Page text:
Switch to ADA Accessible Theme
Close Menu
Tennessee Personal Injury Lawyer
Hablamos Español Local 865-500-HURT Toll Free 866-862-4855
  • Facebook
  • Twitter
  • LinkedIn
  • Instagram

Motorcycle Accident Statistics Don’t Look Good


When you look at accident statistics, it seems like all of them are increasing over the previous years even despite a shutdown in 2020 because of COVID. Pedestrian accidents, car accidents and trucking accidents are on the rise, but there’s another category of accident that’s on the rise, and has been for many years: motorcycle accidents.

More Accidents

The COVID shutdown of 2020 didn’t seem to slow down the number of motorcycle accidents on America’s roadways; there were more motorcycle fatalities, about 6,000 of them, in 2020 than there had been since the 1970s.

What makes motorcycle accident fatality rates so stunning is how disproportionate they are to the overall number of motorcycle riders. About 15% of all fatalities on the roads involved motorcycles–even though motorcycles make up only about 3% of the number of total vehicles on the road.

No License

Many people think that if they are licensed to drive a car, they can drive a motorcycle. That’s just not true. In Tennessee, you must obtain a license or an endorsement to your existing license, allowing you to ride a motorcycle. The license involves a test of knowledge about the rules of the road, and motorcycle safety.

Unfortunately, about a third of all fatal motorcycle accidents involve riders who aren’t licensed to be on motorcycles.

No Helmets

In Tennessee, motorcycle riders are required to wear helmets by law–but many people still refuse to do so. About 2,000 deaths every year involve cyclists who didn’t wear helmets.

If you are injured by even the most careless car driver while on a motorcycle, and you were not wearing a helmet, the negligent driver, and possibly, a jury in trial, will blame you for your own injuries for your failure to wear a helmet.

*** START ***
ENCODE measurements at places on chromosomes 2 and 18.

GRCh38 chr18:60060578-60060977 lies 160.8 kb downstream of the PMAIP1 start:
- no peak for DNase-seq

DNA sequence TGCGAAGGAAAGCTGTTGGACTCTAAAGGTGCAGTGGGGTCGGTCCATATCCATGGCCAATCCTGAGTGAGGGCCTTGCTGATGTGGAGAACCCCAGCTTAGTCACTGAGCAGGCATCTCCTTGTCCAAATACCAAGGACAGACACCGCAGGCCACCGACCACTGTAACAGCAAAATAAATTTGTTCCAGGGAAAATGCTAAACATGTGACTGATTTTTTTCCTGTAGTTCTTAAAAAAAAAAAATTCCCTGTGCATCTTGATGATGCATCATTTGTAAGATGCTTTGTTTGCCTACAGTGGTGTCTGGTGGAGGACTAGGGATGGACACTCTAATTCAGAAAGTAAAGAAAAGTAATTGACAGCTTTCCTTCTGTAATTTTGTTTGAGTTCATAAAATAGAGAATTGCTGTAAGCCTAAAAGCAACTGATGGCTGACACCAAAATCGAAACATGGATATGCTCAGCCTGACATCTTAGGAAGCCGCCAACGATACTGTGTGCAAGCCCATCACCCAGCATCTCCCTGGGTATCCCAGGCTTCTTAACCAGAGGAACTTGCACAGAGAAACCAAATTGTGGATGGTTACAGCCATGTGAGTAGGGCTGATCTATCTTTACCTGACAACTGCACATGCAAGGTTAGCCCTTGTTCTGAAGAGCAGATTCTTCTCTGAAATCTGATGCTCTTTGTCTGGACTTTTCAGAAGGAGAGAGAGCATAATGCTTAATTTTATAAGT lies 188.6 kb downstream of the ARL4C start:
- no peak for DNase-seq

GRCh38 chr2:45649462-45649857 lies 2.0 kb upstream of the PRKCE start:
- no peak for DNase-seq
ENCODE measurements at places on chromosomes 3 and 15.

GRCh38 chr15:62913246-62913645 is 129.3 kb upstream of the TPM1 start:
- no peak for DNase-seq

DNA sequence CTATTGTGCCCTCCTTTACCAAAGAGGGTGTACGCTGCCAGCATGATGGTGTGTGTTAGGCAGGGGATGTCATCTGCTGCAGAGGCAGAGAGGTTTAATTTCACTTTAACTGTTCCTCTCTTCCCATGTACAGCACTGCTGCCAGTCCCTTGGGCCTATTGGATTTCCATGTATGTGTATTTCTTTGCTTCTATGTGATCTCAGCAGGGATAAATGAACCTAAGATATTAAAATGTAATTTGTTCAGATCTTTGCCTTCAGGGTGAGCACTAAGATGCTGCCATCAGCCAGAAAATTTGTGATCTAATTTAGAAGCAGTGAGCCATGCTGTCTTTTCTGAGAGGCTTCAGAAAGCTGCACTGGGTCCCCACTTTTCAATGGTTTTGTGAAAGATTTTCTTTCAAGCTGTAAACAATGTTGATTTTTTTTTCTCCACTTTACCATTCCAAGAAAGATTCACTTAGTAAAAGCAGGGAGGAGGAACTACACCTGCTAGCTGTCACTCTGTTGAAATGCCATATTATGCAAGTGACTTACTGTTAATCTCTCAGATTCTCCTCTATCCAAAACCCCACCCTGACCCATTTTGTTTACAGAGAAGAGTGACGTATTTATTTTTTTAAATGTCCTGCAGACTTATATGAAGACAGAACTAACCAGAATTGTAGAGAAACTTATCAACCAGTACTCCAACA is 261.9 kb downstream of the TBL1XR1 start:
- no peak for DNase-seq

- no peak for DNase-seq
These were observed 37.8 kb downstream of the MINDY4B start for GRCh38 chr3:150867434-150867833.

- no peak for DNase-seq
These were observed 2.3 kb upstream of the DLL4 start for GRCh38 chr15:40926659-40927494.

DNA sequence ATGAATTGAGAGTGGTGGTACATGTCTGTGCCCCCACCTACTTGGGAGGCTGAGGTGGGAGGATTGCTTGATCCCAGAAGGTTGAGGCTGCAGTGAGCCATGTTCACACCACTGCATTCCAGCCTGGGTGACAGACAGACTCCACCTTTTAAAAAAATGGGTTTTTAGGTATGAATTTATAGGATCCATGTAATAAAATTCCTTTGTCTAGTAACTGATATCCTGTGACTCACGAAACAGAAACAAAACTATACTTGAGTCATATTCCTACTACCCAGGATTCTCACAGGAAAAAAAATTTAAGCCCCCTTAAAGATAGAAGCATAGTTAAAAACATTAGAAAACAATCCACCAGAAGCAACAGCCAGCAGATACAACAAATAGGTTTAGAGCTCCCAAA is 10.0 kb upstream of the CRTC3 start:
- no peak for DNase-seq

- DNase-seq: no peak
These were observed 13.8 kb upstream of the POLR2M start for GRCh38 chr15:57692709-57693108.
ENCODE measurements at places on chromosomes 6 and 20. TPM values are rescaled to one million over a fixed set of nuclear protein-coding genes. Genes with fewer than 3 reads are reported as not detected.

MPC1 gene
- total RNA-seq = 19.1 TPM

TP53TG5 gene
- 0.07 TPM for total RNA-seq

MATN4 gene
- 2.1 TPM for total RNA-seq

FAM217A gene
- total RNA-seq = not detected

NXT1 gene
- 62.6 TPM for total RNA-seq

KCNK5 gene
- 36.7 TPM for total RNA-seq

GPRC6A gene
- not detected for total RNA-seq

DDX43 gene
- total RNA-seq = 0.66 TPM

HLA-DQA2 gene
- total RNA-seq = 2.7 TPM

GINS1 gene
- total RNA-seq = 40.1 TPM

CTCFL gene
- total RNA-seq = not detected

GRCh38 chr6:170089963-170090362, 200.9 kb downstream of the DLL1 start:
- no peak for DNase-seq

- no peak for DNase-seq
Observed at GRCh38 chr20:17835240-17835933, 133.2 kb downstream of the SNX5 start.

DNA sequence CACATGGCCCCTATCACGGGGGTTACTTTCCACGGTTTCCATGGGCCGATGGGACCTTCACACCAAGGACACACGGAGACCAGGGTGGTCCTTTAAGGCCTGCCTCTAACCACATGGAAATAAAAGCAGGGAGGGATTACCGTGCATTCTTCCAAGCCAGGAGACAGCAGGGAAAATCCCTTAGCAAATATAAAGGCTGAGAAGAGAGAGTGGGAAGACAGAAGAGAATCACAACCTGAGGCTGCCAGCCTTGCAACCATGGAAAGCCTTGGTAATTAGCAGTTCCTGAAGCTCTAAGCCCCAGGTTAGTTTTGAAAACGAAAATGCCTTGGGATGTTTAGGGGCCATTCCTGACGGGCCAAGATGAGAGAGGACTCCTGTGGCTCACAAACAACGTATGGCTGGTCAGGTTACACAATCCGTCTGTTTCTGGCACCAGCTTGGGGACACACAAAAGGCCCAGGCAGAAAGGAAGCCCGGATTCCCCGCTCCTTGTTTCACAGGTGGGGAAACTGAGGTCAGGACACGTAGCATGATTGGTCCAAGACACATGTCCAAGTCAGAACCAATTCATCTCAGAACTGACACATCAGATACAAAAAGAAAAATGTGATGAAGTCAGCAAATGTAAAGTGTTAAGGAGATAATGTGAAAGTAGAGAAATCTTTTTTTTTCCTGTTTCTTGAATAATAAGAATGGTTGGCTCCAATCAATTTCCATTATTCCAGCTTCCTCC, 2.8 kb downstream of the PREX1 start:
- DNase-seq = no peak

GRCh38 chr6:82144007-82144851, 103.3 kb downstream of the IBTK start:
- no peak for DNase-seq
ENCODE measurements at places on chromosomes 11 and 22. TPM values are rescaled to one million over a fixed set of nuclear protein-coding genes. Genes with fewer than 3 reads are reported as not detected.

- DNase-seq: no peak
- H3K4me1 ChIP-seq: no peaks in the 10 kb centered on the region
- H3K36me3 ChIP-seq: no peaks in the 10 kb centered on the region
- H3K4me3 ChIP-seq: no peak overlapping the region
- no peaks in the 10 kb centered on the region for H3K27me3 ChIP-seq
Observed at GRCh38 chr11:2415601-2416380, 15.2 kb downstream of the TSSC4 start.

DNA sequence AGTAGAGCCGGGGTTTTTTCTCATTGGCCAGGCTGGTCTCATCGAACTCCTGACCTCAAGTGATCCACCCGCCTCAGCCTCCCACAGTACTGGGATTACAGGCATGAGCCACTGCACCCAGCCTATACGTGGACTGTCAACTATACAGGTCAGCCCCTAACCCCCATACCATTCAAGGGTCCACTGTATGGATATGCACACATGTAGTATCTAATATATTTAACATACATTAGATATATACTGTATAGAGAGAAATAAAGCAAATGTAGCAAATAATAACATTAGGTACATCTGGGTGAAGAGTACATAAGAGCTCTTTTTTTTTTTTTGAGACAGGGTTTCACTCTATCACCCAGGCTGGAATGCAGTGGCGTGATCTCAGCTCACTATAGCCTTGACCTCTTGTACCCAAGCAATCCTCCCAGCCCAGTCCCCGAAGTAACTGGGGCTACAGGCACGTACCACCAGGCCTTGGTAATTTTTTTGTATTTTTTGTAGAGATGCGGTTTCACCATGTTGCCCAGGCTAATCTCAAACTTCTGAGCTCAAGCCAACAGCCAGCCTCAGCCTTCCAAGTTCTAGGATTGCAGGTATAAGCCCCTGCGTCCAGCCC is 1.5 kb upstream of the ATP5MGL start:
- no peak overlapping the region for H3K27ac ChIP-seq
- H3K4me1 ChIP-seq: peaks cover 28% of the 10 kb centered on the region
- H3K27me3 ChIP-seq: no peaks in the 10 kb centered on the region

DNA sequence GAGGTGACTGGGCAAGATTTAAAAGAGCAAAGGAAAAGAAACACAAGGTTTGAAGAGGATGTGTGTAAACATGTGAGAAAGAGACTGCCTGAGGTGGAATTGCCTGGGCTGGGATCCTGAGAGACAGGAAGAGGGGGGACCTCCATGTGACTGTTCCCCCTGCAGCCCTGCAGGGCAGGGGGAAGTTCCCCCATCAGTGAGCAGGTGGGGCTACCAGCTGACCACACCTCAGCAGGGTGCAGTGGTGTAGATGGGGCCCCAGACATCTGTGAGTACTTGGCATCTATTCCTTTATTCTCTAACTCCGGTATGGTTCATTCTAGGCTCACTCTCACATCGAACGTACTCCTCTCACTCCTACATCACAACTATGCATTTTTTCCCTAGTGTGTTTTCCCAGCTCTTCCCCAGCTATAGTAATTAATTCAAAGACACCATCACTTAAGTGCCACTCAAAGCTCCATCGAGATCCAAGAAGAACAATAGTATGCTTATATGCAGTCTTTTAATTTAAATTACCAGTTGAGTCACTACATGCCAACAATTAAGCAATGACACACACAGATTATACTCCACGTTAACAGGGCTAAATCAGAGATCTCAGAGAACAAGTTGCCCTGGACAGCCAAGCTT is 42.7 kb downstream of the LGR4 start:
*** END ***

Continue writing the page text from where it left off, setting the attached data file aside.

Speed is a Factor

In almost every analysis of why accidents happen, a major predictor of the amount and severity of accidents is speed; states with highways that have the highest speed limits, tend to have more, and deadlier accidents.

This bears out with motorcycle accidents as well. Excessive speed played a role in motorcycle accidents in about a third of the accidents that were studied.

Types of Accidents

Most motorcycle accidents, about 75% actually happened with the motorcycle being hit from the front, with much fewer accidents being caused by rear end collisions. This would seem to make sense, given how fatal motorcycle accidents tend to be.


Drunk driving is a problem for motorcycles, the same way that it is for car drivers.

About a quarter of all motorcycle accidents involved the use of alcohol, and of those accidents, about 40% were single vehicle accidents. That means that even without a negligent or careless driver to cause an accident, motorcyclists routinely injure and kill themselves, when they drive under the influence of alcohol.

When Accidents Happen

Weekend evenings saw the highest number of motorcycle deaths, probably correlating to rush hour traffic.

The most fatal times of year tend to correlate with weather; the summer months see more motorcycle accidents, while the colder winter months see the fewest. Likewise for rain-although slick roads can cause accidents, fewer motorcycles are on the roadway during wet weather, lowering the number of accidents that happen in rainy conditions.

Call the Knoxville motorcycle accident lawyers at Fox Farley Willis & Burnette, PLLC, today if you were injured in a motorcycle accident.




Facebook Twitter LinkedIn
Segment Pixel